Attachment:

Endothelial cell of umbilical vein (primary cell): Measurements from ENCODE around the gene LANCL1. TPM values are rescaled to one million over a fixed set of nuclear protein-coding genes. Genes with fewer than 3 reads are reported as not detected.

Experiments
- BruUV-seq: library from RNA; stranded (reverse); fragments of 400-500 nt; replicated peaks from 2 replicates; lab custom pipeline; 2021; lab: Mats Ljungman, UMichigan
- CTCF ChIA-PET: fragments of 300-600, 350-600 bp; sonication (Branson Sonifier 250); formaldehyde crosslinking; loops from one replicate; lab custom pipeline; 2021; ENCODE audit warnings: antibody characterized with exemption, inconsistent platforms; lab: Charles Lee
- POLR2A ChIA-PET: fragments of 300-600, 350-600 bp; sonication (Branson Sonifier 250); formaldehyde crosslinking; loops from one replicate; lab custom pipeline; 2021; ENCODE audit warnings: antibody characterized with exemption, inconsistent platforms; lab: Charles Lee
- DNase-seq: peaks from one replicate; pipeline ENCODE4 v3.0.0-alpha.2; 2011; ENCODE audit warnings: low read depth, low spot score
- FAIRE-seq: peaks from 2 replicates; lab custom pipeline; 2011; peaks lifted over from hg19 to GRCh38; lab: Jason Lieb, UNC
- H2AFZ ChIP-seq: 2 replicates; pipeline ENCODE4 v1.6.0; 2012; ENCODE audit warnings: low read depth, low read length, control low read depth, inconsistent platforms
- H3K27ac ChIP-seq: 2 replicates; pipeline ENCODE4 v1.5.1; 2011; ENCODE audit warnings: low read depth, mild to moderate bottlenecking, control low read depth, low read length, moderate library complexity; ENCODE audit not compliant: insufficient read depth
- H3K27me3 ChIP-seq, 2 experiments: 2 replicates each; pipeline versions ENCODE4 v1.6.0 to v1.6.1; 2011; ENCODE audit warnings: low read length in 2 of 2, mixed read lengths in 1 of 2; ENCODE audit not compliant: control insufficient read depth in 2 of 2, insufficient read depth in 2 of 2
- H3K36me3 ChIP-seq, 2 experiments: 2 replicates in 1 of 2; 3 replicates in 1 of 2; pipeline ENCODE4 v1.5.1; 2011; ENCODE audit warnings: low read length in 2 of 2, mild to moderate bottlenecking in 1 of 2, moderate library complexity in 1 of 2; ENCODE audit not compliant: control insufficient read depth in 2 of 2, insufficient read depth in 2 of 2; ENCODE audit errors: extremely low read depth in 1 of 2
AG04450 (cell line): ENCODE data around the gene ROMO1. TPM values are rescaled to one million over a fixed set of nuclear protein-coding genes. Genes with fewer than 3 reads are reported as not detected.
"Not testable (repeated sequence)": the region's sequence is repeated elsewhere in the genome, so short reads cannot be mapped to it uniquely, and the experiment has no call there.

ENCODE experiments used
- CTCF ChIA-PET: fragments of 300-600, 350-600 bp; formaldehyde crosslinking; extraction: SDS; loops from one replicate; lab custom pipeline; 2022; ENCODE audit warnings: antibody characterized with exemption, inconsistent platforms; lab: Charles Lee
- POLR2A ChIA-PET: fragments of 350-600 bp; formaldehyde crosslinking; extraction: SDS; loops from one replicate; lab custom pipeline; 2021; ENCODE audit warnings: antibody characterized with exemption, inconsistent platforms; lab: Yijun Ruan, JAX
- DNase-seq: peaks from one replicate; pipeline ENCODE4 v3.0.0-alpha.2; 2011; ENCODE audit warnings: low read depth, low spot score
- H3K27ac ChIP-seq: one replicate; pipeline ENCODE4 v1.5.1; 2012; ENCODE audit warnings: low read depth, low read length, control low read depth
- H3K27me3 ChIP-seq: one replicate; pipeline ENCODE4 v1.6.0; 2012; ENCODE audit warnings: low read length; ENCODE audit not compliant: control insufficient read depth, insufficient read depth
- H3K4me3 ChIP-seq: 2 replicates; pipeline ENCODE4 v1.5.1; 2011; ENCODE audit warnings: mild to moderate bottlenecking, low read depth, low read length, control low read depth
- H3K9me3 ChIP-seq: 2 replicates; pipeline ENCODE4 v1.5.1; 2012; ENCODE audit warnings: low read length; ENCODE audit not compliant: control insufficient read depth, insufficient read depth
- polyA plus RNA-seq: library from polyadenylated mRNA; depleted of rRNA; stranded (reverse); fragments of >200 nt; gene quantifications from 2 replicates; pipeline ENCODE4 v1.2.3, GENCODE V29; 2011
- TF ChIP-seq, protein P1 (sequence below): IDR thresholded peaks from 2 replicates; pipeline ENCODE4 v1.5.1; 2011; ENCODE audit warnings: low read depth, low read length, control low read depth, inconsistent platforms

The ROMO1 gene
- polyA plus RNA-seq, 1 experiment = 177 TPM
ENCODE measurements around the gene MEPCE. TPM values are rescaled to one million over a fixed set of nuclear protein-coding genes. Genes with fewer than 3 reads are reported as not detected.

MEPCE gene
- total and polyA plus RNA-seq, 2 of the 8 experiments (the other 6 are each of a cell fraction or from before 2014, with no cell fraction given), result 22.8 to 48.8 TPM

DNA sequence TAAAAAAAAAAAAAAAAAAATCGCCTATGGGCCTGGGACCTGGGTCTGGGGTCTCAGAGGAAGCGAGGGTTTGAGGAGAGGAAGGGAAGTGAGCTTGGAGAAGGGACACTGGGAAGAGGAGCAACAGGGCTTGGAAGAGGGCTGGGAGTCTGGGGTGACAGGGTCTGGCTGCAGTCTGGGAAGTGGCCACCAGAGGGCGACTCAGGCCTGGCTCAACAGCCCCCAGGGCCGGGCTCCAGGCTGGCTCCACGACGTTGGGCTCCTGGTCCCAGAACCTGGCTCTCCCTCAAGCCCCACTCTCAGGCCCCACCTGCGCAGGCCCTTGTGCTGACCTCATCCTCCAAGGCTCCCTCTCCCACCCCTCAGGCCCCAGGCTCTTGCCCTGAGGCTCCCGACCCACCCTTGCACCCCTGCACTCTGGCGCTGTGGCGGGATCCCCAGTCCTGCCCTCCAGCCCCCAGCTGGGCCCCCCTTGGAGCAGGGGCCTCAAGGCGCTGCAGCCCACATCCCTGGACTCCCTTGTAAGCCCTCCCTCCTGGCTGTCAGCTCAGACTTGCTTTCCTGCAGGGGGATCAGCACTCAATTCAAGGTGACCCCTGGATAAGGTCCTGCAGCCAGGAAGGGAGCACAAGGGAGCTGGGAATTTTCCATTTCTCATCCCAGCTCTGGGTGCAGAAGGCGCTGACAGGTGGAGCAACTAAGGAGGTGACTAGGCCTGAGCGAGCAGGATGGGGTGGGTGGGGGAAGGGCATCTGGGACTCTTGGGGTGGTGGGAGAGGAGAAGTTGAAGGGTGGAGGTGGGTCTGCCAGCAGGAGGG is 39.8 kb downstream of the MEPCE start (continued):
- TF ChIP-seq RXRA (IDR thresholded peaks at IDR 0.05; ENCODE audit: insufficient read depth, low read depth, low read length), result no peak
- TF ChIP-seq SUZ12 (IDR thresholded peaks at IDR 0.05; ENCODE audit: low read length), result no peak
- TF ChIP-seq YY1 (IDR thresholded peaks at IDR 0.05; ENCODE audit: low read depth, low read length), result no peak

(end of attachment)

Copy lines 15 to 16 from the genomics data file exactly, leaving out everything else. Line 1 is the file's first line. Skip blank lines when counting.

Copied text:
- CTCF ChIA-PET: fragments of 300-600, 350-600 bp; formaldehyde crosslinking; extraction: SDS; loops from one replicate; lab custom pipeline; 2022; ENCODE audit warnings: antibody characterized with exemption, inconsistent platforms; lab: Charles Lee
- POLR2A ChIA-PET: fragments of 350-600 bp; formaldehyde crosslinking; extraction: SDS; loops from one replicate; lab custom pipeline; 2021; ENCODE audit warnings: antibody characterized with exemption, inconsistent platforms; lab: Yijun Ruan, JAX